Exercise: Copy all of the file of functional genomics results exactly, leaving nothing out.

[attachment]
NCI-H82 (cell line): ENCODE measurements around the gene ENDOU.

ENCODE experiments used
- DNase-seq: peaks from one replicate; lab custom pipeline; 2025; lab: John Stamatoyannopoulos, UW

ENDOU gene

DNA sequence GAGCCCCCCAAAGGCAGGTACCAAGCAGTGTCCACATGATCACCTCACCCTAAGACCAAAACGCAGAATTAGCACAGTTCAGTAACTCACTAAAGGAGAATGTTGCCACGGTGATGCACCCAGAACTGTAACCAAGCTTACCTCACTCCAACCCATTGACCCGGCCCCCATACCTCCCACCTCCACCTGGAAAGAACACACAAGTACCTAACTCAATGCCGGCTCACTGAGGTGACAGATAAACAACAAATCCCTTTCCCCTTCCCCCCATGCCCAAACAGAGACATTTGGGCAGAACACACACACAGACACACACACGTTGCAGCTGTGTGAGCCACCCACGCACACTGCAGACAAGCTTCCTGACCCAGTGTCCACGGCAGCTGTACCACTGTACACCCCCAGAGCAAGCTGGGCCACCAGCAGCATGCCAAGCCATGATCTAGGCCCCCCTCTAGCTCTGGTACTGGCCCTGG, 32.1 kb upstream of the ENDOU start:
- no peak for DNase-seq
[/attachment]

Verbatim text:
NCI-H82 (cell line): ENCODE measurements around the gene ENDOU.

ENCODE experiments used
- DNase-seq: peaks from one replicate; lab custom pipeline; 2025; lab: John Stamatoyannopoulos, UW

ENDOU gene

DNA sequence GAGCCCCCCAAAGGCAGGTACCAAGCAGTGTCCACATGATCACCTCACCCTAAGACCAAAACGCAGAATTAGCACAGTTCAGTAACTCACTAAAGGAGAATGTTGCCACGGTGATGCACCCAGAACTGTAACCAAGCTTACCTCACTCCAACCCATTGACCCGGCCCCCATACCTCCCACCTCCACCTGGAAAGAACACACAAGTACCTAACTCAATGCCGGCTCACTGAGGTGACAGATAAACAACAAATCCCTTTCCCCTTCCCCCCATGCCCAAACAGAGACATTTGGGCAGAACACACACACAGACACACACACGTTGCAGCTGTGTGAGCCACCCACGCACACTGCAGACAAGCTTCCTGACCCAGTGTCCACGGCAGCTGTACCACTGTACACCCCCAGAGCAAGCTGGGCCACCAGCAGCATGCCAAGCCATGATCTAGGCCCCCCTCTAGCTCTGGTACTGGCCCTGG, 32.1 kb upstream of the ENDOU start:
- no peak for DNase-seq